Friends and family of John Lennon have given their memories of the star as the 25th anniversary of his death nears.
John Lennon was widely seen as the Beatles' leader
Singers Tom Jones and Cilla Black were among those to recall the singer, who was shot dead in New York on 8 December 1980, for Radio Times magazine.
Ex-wife Cynthia Lennon said Lennon never "lost the pain of his childhood" while ex-girlfriend May Pang said he disliked being the focus of attention.
Rolling Stones star Keith Richards said the singer was "a great bloke".
Richards added: "For some reason he always felt he had to party harder than me.
"Which is a very difficult thing to do - especially in those days."
Ex-wife Cynthia Lennon said the pain he experienced in his early life, including the death of his mother, was "a crucial part of John's aggressiveness and creativity".
The Lennon edition of Radio Times goes on sale on 26 November
"Whether people want to accept that, it's up to them, but John was violent and aggressive at times," she said.
"He never stopped creating. He was constantly searching for something new and trying to find himself within it.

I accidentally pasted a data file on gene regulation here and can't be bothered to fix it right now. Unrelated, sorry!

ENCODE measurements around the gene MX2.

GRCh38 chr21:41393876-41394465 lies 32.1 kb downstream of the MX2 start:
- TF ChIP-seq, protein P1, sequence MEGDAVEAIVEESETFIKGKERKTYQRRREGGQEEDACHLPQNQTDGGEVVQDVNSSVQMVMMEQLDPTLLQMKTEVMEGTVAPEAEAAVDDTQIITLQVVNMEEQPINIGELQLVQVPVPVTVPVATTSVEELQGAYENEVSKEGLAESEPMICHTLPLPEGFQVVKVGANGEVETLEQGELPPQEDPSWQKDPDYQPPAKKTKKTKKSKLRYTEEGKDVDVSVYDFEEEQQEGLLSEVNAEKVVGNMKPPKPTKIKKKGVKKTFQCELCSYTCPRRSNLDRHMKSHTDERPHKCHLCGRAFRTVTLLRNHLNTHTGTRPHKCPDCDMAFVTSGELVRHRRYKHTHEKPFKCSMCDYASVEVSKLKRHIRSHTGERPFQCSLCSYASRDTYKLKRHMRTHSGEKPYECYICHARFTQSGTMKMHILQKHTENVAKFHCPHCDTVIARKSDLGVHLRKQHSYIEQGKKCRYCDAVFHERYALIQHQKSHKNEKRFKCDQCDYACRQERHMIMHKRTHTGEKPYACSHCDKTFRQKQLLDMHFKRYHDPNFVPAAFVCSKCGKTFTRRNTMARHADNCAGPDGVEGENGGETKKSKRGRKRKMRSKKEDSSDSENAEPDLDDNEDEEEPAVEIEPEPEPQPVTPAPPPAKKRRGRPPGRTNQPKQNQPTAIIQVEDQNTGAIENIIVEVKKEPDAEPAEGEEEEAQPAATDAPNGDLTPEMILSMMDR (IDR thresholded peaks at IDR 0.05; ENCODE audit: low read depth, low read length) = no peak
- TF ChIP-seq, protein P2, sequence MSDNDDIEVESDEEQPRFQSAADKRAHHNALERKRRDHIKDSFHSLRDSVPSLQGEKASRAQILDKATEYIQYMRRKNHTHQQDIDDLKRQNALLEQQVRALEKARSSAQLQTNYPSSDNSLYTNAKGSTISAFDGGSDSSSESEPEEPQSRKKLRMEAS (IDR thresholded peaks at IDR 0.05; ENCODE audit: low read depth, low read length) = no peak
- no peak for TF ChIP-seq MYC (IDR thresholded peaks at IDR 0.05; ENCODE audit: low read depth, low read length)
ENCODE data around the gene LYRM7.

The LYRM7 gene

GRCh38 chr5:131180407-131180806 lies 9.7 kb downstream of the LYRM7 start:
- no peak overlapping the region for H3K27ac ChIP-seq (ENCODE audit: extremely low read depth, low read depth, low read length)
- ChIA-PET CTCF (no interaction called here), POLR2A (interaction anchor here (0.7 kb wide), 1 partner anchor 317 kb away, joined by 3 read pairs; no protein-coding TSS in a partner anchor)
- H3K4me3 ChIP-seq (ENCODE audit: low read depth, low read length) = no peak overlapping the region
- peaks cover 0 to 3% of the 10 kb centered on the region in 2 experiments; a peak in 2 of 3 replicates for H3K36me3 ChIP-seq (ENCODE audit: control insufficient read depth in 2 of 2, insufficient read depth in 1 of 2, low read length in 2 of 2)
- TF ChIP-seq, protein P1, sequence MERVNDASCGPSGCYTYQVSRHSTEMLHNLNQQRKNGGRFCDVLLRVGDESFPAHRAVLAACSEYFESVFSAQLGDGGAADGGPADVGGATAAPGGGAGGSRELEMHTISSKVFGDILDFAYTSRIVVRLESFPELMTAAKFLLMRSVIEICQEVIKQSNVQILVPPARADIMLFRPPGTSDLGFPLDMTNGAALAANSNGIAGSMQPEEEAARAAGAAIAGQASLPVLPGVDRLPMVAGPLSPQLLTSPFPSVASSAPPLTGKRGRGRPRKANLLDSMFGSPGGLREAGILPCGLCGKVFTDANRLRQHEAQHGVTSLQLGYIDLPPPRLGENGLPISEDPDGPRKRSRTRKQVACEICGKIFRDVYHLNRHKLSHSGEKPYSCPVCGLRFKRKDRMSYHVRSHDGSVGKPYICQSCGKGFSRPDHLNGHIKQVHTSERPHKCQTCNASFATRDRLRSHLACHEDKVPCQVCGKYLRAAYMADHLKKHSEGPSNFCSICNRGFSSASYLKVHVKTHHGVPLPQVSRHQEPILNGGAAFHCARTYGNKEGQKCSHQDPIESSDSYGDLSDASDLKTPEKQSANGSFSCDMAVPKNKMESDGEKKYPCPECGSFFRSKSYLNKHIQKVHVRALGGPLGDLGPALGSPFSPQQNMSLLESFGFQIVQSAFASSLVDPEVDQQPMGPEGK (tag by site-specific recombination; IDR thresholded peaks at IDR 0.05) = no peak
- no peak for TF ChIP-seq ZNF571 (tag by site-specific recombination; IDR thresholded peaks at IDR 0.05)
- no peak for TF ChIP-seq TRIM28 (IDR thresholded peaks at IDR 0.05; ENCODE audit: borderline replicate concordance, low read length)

"Even when he was married to Yoko, I don't think he lost the pain of childhood."
Cilla Black, who got her big break when Lennon recommended her to The Beatles manager Brian Epstein, said the singer was "very, very sensitive".
"He had this caustic sense of humour, but at the end of the day if he thought he'd hurt anyone he'd be mortified," she said.
"You can't write all those incredible, vulnerable songs - Imagine, Across the Universe, Julia - and not be vulnerable and sensitive."
May Pang, Lennon's personal assistant and girlfriend for two years, said: "John just didn't understand his being the focus of all this attention."
Yoko Ono was with Lennon when he was shot outside their home
Journalist Maureen Cleaver, who befriended The Beatles while working for the Evening Standard newspaper in London, said Lennon was "bemused" by the wealth success had brought him.
Former NME news editor Derek Johnson recalls how The Beatles' final years saw Lennon "transform from a fun-loving cheeky chappie into a sombre and morose man".
Welsh singer Jones recalled a time when Lennon was snubbed by Lord Mountbatten.
Jones said: "John turned to me and said: 'Do you believe that? He blanked me. And I've met the Queen.'"